During a panel discussion on Google+ hosted by Wedbush Securities, Lipsman said it took other social networks much longer to reach 25 million users: 22 months for Myspace, 33 months for Twitter and 37 months for Facebook.
“Obviously, this is a very strong growth trajectory,” Lipsman said.
He cautioned, however, that Google “has a really large user base it can build off of” with its one billion users worldwide.
And it still has a “really long way to go to be competitive with Facebook,” Lipsman said.

Important
“Google+ is the fastest by a long shot but it’s important to realize that fastest may not always be best,” he said. “Sometimes, that slow build can lead to a strong network effect that pays long-term dividends.”
Most Google+ users — 6.4 million — are in the United States, followed by India with 3.6 million, Canada with 1.1 million, Britain with 1.1 million and Germany with over 920,000, according to comScore.
Lipsman said many Google+ users appear to also be users of Google’s email program Gmail and display a “very strong early adopter profile.”
He said the ratio of men to women is about two to one and that 60 percent of Google+ users are between the ages of 18 and 34.
In the United States, the highest numbers of Google+ users are in the tech-savvy cities of San Francisco and Austin, Texas, he said.
Steve Rubel, executive vice president for global strategy and insights at public relations firm Edelman, said Facebook is not “vulnerable immediately” to Google.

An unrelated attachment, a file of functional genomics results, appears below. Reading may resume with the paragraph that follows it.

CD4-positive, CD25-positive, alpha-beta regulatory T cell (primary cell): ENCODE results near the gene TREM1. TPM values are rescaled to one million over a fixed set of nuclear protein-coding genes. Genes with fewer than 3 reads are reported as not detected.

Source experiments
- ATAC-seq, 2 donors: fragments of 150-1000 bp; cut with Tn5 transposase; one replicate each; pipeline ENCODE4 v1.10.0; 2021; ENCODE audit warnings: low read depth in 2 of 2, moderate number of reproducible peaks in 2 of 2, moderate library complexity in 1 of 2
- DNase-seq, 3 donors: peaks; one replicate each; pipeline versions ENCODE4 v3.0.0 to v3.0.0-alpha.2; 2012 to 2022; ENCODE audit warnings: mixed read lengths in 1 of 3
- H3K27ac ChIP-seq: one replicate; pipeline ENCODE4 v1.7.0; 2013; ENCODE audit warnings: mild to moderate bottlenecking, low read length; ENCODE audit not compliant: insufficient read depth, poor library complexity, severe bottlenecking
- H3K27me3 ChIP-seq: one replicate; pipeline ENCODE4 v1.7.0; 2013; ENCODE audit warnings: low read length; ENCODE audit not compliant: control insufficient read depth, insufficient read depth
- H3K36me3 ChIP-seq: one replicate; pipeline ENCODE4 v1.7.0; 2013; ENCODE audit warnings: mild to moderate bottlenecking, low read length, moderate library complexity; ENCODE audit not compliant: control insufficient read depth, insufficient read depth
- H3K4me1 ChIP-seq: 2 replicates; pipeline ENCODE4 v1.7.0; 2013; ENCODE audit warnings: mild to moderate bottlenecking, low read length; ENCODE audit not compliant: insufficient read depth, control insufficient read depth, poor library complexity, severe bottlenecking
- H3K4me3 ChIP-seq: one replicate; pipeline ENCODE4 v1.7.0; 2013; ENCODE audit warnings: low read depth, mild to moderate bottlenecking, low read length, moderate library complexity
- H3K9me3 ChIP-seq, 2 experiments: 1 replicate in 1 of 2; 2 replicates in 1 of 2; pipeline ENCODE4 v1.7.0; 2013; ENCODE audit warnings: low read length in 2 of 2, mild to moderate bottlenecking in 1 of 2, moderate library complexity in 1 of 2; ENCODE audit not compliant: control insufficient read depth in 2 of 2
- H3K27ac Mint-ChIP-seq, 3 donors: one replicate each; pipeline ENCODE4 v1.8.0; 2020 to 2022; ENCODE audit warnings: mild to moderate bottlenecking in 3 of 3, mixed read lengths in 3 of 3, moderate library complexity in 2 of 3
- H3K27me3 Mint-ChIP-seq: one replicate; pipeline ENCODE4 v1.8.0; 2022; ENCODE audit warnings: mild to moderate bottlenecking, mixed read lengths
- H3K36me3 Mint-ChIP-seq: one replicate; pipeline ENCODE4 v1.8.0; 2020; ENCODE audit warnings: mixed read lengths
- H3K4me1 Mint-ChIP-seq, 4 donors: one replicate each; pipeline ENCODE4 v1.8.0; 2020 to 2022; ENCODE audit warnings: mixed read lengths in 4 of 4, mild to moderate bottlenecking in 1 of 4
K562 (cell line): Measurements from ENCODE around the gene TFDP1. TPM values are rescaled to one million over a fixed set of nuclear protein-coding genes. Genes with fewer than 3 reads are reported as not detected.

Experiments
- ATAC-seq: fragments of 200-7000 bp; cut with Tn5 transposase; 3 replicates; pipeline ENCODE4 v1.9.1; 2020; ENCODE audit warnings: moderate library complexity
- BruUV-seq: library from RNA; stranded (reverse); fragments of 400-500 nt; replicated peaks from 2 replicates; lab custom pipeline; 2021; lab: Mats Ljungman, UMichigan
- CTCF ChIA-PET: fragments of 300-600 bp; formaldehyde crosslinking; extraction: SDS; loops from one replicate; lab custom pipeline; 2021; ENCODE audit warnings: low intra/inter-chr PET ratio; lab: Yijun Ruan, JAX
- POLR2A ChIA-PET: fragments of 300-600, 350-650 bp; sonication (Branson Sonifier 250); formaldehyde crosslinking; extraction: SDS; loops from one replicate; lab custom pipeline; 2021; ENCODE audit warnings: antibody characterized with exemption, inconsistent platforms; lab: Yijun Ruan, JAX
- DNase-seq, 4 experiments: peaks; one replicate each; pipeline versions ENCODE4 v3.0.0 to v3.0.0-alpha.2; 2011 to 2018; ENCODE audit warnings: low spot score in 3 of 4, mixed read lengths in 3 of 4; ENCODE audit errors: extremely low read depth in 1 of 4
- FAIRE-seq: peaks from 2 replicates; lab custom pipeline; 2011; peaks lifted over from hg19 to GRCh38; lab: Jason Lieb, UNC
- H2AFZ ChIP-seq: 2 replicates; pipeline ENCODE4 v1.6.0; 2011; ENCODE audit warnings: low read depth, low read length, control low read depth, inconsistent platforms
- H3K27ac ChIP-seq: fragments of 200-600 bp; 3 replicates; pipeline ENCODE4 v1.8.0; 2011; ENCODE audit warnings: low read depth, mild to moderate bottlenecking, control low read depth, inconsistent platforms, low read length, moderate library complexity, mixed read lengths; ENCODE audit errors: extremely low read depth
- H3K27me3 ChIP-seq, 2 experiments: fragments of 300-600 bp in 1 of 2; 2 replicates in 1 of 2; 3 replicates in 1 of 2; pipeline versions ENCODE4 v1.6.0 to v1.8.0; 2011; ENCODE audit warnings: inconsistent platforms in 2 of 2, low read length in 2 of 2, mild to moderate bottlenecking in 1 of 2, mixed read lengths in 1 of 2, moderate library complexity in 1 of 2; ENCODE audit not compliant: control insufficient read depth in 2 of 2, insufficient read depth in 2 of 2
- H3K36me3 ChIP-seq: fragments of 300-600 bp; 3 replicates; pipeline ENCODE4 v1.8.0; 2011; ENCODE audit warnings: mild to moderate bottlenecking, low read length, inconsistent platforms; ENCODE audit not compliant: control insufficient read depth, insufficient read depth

“I don’t see (Google+) taking significant share from Facebook in the next 18 months,” Rubel said.
At the same time, “what we have seen is that over the years there’s never been a social network or community that has had significant staying power,” he said. “There’s always a shuffling every two or three years, a changing of the guard.

“We saw it with Myspace,” he said of the one-time social networking leader that has been eclipsed by Facebook and hemorrhaging users ever since.
Rubel said Google was compelled to try its hand at social networking because Facebook is restricting the access of its search engine to Facebook content.
“What’s happening is more content is being created behind Facebook’s walls than ever before and a lot of that content is invisible to Google,” he said.
“Conceptually, at least, they’re building kind of an alternate Web… There’s also an entire Web that is app-based on mobile phones. That is also invisible to them.”
Rubel said it was conceivable that more content would be invisible to them in five or 10 years than what the search engine can see today when created on Facebook or inside apps.
“So they had to make a play to get more people to create content on their site,” he continued. “It’s to get more people to spend time on Google.”
In unveiling Google+, Google stressed the ability it gives users to separate online friends and family into different “Circles,” or networks, and to share information only with members of a particular circle.
One of the criticisms of Facebook is that updates are shared with all of one’s friends unless a user has gone through a relatively complicated process to create separate Facebook Groups.

 
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Posted by on August 4, 2011 in Uncategorized